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Buzz Aldrin's journey from moon to alcoholism

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posted on Jun, 25 2009 @ 10:13 PM

Buzz Aldrin's journey from moon to alcoholism

When Neil Armstrong and Buzz Aldrin took those famous steps that were watched by hundreds of millions, they instantly became two of the most famous people on the planet. In “Magnificent Desolation: The Long Journey Home From the Moon,” Aldrin recounts that experience — from takeoff to splashdown — in breathtaking detail, and his harrowing return to normal life after the mission, when the astronaut battled depression and alcoholism.
(visit the link for the full news article)

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posted on Jun, 25 2009 @ 10:13 PM
I was wondering why someone of such stature would be depressed? This story is incredibly loaded with information I was not aware of; and maybe you were not neither. In any case, I always felt Buzz was forced to go silent on something and he never got used to it or comfortable with it. Any thoughts why the many years of depression?
(visit the link for the full news article)

posted on Jun, 29 2009 @ 12:41 PM
reply to post by LunarLooney1

well once youve walked on the moon where do you go from there?. Its all downhill isnt it? you will never acheive anything remotely close for the rest of your life.

well thats the feelings some of the astronauts got after returning.

[edit on 29-6-2009 by yeti101]

posted on Jun, 29 2009 @ 02:00 PM

Originally posted by LunarLooney1

I was wondering why someone of such stature would be depressed?

Depression is a disease that can strike anyone. It doesn't matter how successful a person is or what they have accomplished.

Newsman Mike Wallace, the musician "Sting", tennis player Monica Seles, successful artists such as Georgia O'Keefe, and many, many other successful people have suffered from the disease known as depression while at the height of their success.

[edit on 6/29/2009 by Soylent Green Is People]

posted on Jun, 29 2009 @ 02:14 PM
As others have written...depression can hit anyone. Winston Churchill, Ted Hughes, Sylvia Plath, Richard Prior, Mitch Hedberg and plenty of others have suffered the 'black dog.'

In Aldrin's case I see it as just one facet of a life well-lived. He's enjoyed one of the greatest adventures experienced by any living human. It adds to the experience of life to experience the ups and downs and learn from them. Joy and sadness are what we are borne to...he's explored the extremes.

People can insinuate any cause they wish and I doubt very much he would care either way. The guy's a legend and his private issues will be a footnote in a remarkable chapter of history.

posted on Jun, 29 2009 @ 11:49 PM
Here is the man himself:



I sure would like details on his trip to the Moon.
I saw the down the ladder sequence perhaps from a rebroadcast
on a B&W TV set. I couldn't imagine having big TV cameras ready
to TV transmit the first man when no one was set to hold the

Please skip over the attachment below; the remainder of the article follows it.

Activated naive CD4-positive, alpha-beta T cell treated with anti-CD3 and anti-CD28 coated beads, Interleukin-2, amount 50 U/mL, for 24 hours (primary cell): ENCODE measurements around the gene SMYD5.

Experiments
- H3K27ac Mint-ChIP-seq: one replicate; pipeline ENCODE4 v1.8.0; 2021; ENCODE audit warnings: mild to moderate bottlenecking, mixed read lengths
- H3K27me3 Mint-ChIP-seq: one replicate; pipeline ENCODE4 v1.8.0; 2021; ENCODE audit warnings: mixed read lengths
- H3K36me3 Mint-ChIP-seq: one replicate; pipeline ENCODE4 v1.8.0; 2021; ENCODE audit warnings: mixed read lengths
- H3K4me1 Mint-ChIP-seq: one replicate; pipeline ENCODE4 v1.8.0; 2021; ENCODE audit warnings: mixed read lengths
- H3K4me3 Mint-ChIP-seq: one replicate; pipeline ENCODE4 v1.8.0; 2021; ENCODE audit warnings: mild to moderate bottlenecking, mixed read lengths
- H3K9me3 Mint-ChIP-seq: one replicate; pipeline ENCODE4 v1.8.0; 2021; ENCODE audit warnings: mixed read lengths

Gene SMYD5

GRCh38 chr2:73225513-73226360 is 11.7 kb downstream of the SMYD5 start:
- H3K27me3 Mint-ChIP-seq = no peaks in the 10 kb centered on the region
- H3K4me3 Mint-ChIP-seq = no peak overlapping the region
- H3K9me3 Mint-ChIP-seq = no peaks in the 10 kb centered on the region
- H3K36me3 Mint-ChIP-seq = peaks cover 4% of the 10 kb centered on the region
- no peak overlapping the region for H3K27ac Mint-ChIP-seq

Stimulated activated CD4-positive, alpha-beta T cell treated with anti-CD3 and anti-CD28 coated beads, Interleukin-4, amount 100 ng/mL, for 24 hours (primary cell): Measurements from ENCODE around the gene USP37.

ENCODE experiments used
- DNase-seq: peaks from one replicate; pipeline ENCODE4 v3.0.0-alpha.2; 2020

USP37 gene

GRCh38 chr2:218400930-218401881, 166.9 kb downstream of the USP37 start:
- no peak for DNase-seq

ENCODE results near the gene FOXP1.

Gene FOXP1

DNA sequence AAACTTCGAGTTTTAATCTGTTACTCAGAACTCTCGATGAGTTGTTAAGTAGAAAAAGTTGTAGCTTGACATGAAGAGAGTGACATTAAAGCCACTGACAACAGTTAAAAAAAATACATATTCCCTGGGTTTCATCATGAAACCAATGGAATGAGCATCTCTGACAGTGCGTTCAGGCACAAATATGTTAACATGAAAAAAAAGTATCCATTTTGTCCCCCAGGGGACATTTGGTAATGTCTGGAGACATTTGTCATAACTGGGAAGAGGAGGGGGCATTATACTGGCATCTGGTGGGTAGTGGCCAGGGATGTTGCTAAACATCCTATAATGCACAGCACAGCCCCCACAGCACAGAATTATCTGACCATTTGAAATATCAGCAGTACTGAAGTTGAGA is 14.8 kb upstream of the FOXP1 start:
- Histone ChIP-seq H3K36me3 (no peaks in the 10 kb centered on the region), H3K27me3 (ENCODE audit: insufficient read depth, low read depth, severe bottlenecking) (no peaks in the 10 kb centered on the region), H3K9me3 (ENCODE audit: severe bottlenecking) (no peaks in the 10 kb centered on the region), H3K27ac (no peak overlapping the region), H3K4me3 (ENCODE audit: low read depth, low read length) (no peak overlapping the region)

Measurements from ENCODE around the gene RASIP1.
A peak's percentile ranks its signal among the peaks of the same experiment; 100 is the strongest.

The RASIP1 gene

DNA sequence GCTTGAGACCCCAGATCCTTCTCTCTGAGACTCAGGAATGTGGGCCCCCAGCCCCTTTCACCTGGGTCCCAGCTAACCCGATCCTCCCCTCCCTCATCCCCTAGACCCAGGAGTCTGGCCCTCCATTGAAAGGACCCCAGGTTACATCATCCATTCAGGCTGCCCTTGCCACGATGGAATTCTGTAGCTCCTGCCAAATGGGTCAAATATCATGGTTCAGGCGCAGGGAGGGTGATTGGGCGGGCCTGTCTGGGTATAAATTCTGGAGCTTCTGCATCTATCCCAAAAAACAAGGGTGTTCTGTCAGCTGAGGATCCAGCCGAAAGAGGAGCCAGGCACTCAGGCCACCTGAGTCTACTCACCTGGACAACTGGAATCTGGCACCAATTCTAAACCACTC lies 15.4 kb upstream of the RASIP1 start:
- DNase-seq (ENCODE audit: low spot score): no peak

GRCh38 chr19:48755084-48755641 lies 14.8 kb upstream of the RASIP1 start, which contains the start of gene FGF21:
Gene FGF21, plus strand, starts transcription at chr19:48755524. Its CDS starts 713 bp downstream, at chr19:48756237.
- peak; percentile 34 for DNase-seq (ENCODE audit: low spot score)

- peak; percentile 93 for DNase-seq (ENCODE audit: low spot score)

camera. And years later there were color TV broadcasts from the
Moon. By the time I got a color TV I don't think they went to
the Moon any more or stopped going shortly thereafter.
I heard of the studio theory from an Air Force officer on a
stock forum. Then later on web pages. The Moon surface always
looks fairly tame. And all the gray pigment surface layer,
how did that form. And not much to write about or I must
have miss if any astronauts detail his adventure. Jacob Astor
wrote of space missions and he perhaps only bounced ideas off

posted on Jun, 30 2009 @ 12:08 AM
I'd be depressed too if I was played up to be a magnificent hero, while I hid the truth of the true nature of the moon and the missions that supposedly went there - for the rest of my life.

posted on Jun, 30 2009 @ 12:26 AM
I hear he was drinking communion wine just before the first step. The guy was drinking wine just to celebrate a step, maybe he kept celebrating when he got back to earth.

posted on Jun, 30 2009 @ 01:03 AM
We need a down to earth program for these Moon people.
Society has put these people through the most terrifying experience.
For What.
To make money for the Illuminati.

posted on Jun, 30 2009 @ 05:43 AM
reply to post by LunarLooney1

Thanks for that, nice read!

Which reminds me of me
I was in high spirits after graduating in College after winning for my school in an engineering competition and somewhat unofficially spearheading warp-drive research in my poor country...

Then I got a job as programmer, totally unrelated to what I used to do. Things started rolling downhill from there. Got to the point of being suicidal. It is those moments when I've lost seeing any value in my life that I found life - I've gone crazy, simply put!

I would imagine, if Buzz Aldrin kept going back to space and the Moon, he wouldn't have gone into the fit of depression. Unfortunately, life is harsh, it doesn't always go the way you wanted to, but that shouldn't stop anyone from attaining their dreams!

[edit on 30-6-2009 by ahnggk]

posted on Jun, 30 2009 @ 06:29 AM
those moon pictures always look kind of fake to me; dont know why; they look like they were done in a studio with lighting.
i think we might have gone to the moon, but im not convinced if they've showed us any real pictures of it yet.

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